OR WAIT 15 SECS
People with more copies of a gene that helps to fight HIV are less likely to become infected with the virus or to develop AIDS than those of the same geographical ancestry, such as European Americans, who have fewer copies of the gene, according to a study funded by the National Institute of Allergy and Infectious Diseases (NIAID), part of the National Institutes of Health (NIH). The findings help to explain why some people are more prone to HIV/AIDS than others.
Scientists believe that this discovery could lead to a screening test that identifies people who have a higher or lower susceptibility to HIV/AIDS, potentially enabling clinicians to adapt treatment regimens, vaccine trials and other studies accordingly. The research appears Jan. 6 in Science Express, an online publication of the journal Science.
Individual risk of acquiring HIV and experiencing rapid disease progression is not uniform within populations, says Anthony S. Fauci, MD, director of NIAID. This important study identifies genetic factors of particular groups that either mitigate or enhance ones susceptibility to infection and disease onset. In a broader sense, it also suggests how the immune systems of individuals with different geographical ancestries might have evolved in response to microbial stresses and how these differences in the immune system might result in medical approaches to thwart HIV/AIDS or other infections that vary among groups.
The study focused on the gene that encodes CCL3L1, a potent HIV-blocking protein that interacts with CCR5 a major receptor protein that HIV uses as a doorway to enter and infect cells. The senior authors are Sunil K. Ahuja, MD, of the University of Texas Health Science Center and the Veterans Administration Center for AIDS and HIV-1 Infection in San Antonio, and Matthew J. Dolan, MD, of the U.S. Air Forces Wilford Hall Medical Center and Brooks City-Base in San Antonio.
The researchers analyzed blood samples from more than 4,300 HIV-positive and -negative people of different ancestral origins to determine the average number of CCL3L1 gene copies in each group. They found that, for example, HIV-negative African-American adults had an average of four CCL3L1 copies, while HIV-negative European- and Hispanic-American adults averaged two and three copies, respectively.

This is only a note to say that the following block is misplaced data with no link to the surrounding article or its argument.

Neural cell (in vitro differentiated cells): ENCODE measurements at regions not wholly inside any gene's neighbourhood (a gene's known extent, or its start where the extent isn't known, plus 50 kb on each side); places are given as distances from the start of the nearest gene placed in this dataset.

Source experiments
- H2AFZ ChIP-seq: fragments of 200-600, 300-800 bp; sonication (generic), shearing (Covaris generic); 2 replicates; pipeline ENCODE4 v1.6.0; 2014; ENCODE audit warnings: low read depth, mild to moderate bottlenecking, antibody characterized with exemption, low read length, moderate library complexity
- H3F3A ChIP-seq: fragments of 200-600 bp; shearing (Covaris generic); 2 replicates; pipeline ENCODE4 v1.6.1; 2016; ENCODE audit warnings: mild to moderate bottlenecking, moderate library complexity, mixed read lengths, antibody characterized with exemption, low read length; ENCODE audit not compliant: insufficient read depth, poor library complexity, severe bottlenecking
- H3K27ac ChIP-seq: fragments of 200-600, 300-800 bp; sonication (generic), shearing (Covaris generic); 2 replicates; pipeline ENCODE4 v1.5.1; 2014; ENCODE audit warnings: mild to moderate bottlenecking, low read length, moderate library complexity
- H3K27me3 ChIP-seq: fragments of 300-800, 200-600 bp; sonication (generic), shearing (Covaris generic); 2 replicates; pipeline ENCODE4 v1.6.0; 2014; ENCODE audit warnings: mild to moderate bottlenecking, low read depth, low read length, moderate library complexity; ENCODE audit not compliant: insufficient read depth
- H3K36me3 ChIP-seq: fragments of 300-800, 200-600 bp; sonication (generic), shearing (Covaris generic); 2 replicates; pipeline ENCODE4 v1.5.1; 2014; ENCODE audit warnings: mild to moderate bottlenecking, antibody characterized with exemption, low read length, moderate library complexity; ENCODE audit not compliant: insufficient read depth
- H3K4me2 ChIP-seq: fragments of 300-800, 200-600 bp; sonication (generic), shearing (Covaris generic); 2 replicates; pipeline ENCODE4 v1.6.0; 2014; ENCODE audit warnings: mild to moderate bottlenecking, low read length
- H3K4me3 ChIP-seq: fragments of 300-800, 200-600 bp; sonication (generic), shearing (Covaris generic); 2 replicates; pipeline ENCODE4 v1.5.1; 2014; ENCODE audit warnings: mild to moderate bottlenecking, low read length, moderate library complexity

This does not mean that European Americans are more prone to HIV/AIDS than other populations. Rather, using the average CCL3L1 gene copy number as a reference point for each group, the authors found that individuals with fewer CCL3L1 copies than their populations average were more susceptible to HIV infection and rapid progression to AIDS. People with greater-than-average CCL3L1 gene copies, in contrast, were less prone to infection by HIV or to rapid progression to AIDS.
Depending on the study population, each additional CCL3L1 copy lowered the risk of acquiring HIV by between 4.5 and 10.5 percent. Additionally, below-average CCL3L1 copy numbers were associated with a 39 percent to 260 percent higher risk of rapid progression to AIDS. To further test the impact of CCL3L1 copies on HIV/AIDS risk, the researchers then studied variations in the CCR5 gene that they had previously linked to varying rates of AIDS progression. They found that individuals who possessed a low CCL3L1 copy number along with disease-accelerating CCR5 variants had an even higher risk of HIV acquisition and rate of progression to AIDS.
This work adds significantly to our understanding of the central role that molecules that interact with the CCR5 co-receptor play in influencing susceptibility to HIV/AIDS, says Carl W. Dieffenbach, PhD, who oversees basic research at NIAIDs division of AIDS. In addition, by examining the duplication of a specific gene, this study further emphasizes the significance of defining all existing types of genetic variation and the impact that these variations may have on human susceptibility to infectious diseases.
The study is the result of collaboration between NIAID-supported researchers and investigators from the U.S. Militarys Tri-Service AIDS Clinical Consortium. This partnership highlights the importance of inter- and multi-disciplinary research teams in clinical genomic research, a theme heavily emphasized in the NIH Roadmap, says Dieffenbach.
The research also received support from the National Institute of Mental Health, another NIH component; the Veterans Administration Center for AIDS and HIV-1 Infection; the Elizabeth Glaser Pediatric AIDS Foundation; and the Burroughs Wellcome Fund.
Source: National Institute of Allergy and Infectious Diseases (NIAID)